Ranking coaching hires is like picking your reindeer

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Author @TheCoachBart

I was watching the timeless holiday classic Rudolph the Red Nosed Reindeer last week when it struck me that Santa’s whole system needs an about face, and to bring in an HR guy at some point. He basically dismissed Rudolph’s chances of being on the sleigh team just because he had a red nose. Then you’ve got the Reindeer Games, when Rudolph has a funny voice and a HUGE fake black nose, but he’s better than anyone else and folks are like, “whoa, homeboy can fly.”

Then the nose falls off and they’re all, “homeboy can fly, but even though he’s the best we’ve got, he’s funny looking so we’ll go with a weaker sleigh team.” Never mind the fact that they didn’t account for what happened if there was a storm (seriously, was that the first time it’d ever stormed on Christmas Eve there?), it’s horrible team-building sense to leave off the most talented dude because he looks funky.

So, sans Rudolph basically getting bored of wandering around by himself and cheesing off the parents of other animals who were freaked out by his red nose, Christmas doesn’t happen because the only creature at the North Pole with any shred of HR sensibility is Clarice.

Where am I going with all of this? Deciding whom to put in the right positions is crucial to success, and if you have people running the operation making dicey decisions on who belongs in the fold and who does not, you’re going to screw things up pretty badly.

Around this time of year in college football, the HR sensibilities of athletic directors are on full disclosure. ‘Tis the season this time around of what looks like pretty good decision making. Obviously, the next three to four years will determine that, but everyone’s all rainbows and gum drops when a new hire is made. Even though this year, they probably should be.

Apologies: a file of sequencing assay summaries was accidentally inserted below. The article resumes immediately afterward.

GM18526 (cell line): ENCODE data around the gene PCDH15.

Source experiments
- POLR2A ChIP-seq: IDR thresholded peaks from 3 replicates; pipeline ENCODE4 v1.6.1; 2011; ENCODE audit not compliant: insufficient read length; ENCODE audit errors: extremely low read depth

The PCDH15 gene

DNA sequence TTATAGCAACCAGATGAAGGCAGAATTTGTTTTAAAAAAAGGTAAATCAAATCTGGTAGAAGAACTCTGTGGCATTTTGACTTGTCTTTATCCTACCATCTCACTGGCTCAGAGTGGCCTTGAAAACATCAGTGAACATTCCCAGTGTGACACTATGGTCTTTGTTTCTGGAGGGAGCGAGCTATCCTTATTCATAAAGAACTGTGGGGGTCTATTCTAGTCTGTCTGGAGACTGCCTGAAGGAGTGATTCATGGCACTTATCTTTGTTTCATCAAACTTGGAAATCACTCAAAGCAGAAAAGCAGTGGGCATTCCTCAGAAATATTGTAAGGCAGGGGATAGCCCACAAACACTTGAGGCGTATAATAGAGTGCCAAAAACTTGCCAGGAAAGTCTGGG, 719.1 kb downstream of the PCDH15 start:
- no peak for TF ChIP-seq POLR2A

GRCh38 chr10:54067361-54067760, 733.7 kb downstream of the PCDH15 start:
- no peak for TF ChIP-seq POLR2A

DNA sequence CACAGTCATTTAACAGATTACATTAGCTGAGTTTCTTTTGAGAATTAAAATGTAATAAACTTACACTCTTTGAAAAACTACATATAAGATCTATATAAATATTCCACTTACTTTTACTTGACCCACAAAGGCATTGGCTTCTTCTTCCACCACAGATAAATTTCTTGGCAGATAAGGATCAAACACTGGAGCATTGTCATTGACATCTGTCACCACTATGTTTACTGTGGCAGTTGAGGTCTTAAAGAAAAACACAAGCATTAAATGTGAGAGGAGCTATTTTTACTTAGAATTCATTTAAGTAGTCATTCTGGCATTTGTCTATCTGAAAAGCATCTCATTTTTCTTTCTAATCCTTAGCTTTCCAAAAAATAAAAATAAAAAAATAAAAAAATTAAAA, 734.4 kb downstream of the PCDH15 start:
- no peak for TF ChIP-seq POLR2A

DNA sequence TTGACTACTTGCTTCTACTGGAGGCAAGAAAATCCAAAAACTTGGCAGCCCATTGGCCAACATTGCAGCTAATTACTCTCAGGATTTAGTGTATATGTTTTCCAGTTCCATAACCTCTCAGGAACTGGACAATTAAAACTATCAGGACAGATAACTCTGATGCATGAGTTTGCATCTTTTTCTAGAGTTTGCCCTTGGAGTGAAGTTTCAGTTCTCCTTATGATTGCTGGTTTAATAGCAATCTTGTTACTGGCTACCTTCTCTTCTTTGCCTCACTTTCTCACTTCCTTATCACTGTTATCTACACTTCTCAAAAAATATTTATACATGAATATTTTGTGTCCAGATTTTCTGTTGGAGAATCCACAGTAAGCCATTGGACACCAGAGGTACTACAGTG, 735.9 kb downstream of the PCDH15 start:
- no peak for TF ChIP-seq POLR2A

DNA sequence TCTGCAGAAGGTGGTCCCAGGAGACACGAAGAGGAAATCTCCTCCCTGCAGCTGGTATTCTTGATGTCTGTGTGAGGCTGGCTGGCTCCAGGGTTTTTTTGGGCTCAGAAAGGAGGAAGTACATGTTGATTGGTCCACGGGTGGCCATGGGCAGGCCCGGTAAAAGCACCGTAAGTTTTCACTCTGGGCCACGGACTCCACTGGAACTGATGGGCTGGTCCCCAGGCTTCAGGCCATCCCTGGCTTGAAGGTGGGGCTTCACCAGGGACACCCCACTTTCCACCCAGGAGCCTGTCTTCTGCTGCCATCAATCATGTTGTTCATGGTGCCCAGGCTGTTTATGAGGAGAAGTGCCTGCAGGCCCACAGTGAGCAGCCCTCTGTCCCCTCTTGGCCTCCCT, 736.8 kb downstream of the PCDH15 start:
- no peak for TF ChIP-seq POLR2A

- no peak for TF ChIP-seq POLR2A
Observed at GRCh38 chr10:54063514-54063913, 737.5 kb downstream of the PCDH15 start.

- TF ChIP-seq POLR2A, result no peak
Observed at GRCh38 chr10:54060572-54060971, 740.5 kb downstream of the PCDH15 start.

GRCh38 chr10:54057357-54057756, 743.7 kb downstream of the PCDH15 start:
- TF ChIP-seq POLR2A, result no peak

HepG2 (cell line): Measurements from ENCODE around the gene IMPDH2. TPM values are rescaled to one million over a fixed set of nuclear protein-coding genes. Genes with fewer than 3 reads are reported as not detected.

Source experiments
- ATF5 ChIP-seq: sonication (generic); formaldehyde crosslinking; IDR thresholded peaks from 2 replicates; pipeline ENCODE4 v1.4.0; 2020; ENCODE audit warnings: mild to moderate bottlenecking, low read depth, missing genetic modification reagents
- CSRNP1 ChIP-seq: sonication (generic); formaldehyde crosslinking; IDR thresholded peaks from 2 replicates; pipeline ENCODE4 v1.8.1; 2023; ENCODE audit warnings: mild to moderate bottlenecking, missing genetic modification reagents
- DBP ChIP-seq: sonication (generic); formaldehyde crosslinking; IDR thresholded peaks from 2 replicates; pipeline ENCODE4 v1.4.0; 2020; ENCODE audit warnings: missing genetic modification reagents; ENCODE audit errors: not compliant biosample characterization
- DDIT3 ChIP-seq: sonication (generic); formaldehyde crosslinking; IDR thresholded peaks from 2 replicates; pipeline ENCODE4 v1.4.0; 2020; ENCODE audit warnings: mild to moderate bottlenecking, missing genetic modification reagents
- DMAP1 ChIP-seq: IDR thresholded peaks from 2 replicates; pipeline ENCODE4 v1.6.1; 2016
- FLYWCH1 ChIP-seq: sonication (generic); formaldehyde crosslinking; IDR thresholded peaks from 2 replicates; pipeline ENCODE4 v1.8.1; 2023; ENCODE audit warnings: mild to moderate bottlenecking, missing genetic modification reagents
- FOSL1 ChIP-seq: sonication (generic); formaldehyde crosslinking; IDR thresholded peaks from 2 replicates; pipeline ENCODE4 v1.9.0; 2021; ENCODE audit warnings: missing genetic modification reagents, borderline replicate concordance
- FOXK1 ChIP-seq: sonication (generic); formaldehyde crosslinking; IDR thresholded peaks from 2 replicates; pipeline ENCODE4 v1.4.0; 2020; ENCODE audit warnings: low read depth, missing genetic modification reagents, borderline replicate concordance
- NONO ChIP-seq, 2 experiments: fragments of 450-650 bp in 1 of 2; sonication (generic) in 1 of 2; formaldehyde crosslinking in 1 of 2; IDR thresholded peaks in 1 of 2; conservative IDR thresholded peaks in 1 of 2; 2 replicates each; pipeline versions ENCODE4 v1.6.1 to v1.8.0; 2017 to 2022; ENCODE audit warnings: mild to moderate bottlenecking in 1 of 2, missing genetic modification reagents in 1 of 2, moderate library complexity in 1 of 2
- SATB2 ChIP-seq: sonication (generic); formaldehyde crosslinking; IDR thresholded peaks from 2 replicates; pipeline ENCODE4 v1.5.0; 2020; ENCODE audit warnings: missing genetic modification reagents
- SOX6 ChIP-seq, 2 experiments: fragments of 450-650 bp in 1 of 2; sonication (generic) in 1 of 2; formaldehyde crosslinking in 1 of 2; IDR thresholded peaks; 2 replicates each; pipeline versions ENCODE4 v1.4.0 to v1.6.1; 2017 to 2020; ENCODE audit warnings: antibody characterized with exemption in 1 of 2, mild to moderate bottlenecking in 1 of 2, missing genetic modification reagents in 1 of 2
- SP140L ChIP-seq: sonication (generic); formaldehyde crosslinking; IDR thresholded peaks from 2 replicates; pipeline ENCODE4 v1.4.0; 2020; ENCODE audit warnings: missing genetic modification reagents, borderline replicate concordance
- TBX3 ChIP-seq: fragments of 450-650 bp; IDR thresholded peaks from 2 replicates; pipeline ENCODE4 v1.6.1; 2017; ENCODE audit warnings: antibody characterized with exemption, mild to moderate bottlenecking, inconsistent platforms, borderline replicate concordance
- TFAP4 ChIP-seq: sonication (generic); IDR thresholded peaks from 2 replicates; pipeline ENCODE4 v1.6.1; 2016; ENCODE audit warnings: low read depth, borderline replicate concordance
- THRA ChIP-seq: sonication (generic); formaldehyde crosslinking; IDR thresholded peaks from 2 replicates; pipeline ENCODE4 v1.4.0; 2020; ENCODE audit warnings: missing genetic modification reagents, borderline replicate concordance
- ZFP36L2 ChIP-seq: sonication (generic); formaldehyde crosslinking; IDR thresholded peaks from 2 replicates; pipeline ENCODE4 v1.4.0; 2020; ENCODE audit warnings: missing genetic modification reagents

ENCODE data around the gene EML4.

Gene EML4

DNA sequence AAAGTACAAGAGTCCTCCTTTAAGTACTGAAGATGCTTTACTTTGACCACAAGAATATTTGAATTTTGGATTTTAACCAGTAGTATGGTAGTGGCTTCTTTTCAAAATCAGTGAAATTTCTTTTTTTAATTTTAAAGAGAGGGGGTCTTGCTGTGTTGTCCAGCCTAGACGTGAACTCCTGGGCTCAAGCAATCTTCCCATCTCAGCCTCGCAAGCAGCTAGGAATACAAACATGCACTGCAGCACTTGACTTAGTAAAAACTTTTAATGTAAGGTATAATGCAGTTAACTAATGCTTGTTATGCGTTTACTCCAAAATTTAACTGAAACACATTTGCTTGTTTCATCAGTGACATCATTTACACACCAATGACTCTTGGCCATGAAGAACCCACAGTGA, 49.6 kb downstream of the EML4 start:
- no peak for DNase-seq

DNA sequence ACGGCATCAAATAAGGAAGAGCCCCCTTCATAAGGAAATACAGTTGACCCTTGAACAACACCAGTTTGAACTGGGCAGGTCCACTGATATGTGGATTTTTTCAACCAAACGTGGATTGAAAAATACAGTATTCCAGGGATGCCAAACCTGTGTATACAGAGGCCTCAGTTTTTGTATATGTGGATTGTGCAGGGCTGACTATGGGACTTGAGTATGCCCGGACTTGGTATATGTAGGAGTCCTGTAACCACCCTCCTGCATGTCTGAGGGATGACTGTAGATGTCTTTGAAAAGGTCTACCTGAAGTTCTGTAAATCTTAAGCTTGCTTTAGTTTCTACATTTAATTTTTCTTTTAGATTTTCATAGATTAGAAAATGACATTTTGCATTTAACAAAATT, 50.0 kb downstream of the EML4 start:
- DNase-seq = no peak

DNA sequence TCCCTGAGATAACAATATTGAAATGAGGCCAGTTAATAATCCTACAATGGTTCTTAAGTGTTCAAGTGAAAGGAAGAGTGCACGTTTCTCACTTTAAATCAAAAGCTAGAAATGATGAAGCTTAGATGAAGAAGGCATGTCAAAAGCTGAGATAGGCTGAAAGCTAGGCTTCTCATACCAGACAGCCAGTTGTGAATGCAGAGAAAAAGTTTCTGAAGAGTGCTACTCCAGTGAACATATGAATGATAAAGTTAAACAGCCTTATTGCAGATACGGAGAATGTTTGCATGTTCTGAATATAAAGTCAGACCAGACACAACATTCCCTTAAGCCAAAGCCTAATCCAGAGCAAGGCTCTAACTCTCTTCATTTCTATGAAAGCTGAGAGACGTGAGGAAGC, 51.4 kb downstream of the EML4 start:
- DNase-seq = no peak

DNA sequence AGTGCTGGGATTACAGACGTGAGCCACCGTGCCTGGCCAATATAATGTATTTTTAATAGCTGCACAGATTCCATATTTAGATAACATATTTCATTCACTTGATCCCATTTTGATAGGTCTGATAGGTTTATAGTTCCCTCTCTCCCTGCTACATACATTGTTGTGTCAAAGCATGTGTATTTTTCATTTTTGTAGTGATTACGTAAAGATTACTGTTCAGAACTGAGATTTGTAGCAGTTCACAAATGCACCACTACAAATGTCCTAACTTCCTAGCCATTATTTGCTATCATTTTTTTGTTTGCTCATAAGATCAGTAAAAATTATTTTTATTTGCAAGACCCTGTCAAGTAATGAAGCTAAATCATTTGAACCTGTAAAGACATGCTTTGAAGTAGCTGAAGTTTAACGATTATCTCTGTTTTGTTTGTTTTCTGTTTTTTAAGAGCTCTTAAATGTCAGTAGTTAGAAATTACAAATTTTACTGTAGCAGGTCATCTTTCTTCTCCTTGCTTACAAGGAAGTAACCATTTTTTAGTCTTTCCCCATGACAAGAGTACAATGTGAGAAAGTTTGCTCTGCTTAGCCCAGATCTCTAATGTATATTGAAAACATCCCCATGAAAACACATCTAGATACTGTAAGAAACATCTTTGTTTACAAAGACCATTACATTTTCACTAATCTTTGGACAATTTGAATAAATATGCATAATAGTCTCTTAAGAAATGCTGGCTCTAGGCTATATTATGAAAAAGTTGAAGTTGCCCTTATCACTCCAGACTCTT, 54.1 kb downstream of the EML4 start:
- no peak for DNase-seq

So let’s go through the new hires and rank them, and see who’s more Santa and who has a little Clarice in them.


1. Bob Stitt, Montana: Three cheers to Montana, which you wouldn’t expect to make the most landmark hire in college football as of mid-December. Stitt was a relative unknown other than to college football junkies until West Virginia’s Dana Holgorsen credited his offense with helping the Mountaineers abuse Clemson in the Orange Bowl a few years ago. Then, Stitt basically became a band that was underground — only lifers knew who he was and would proudly offer the “yeah, they’re awesome but only music people really know about them, so I wouldn’t expect you to know” line to Stitt Happens. All the underground folks are shaking their fist as if to say, “It’s all too commercial now. Everyone knows who they are.”

Stitt is considered an offensive visionary who has been with the Colorado School of Mines Orediggers (the greatest nickname in college football), and now we’ll finally get to see if that offense of his can work at a higher level. Basically, it’s not as though he’s re-inventing the wheel, just making it simpler on the quarterback to make decisions and formationing (fake word alert) the heck out of everyone pre-snap. A lot of it seems more psychological than X’s and O’s, which is what makes it so darned brilliant. Also, he hates punting. Which is awesome. It seems like Stitt, who turned 50-years-old this year, took that as the cue to try something new. Kansas should have made this hire.